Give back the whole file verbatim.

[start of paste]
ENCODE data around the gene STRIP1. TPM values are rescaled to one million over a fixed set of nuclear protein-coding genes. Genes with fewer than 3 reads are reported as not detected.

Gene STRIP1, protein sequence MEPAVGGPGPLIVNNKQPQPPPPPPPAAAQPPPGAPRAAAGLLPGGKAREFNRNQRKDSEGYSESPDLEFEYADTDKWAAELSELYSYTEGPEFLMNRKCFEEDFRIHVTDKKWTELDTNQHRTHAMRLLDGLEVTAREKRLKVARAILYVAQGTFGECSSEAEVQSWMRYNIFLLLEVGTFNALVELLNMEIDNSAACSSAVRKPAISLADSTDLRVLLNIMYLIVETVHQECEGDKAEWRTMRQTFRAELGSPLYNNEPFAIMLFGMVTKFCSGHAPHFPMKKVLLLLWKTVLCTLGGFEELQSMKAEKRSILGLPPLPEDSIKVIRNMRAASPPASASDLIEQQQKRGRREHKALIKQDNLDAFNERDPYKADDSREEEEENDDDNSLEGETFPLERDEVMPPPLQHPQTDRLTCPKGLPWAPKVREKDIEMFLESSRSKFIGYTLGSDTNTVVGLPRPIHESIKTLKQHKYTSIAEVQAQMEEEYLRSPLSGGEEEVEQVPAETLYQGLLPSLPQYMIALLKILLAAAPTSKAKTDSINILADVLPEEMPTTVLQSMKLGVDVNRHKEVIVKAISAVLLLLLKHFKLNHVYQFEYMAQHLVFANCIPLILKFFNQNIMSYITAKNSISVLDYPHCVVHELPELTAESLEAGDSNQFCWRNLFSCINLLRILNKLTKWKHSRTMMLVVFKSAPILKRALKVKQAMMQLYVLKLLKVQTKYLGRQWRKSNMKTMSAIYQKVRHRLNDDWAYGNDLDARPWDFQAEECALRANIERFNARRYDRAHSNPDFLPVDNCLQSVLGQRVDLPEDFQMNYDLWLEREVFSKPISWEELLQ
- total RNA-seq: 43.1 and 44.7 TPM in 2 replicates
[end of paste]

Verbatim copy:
ENCODE data around the gene STRIP1. TPM values are rescaled to one million over a fixed set of nuclear protein-coding genes. Genes with fewer than 3 reads are reported as not detected.

Gene STRIP1, protein sequence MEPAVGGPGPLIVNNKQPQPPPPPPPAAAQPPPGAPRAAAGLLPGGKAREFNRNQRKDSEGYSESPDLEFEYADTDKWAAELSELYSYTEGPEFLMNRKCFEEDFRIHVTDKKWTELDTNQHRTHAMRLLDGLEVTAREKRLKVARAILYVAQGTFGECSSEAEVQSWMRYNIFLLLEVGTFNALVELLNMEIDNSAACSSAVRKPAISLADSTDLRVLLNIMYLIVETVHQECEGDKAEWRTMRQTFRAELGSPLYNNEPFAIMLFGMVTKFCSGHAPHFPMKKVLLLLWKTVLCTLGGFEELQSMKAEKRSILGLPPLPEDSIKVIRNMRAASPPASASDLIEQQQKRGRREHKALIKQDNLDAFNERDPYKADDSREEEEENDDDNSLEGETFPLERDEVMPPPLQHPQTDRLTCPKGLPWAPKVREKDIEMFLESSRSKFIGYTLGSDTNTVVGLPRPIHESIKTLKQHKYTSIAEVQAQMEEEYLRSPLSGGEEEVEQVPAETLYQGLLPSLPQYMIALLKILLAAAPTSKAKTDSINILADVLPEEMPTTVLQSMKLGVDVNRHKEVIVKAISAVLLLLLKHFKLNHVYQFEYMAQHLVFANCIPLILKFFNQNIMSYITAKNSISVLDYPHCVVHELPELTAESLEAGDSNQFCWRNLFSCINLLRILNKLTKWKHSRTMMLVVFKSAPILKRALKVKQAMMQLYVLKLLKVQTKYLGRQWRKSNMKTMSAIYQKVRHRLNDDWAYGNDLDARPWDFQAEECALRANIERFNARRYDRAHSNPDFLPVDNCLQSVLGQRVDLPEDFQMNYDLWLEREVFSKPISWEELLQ
- total RNA-seq: 43.1 and 44.7 TPM in 2 replicates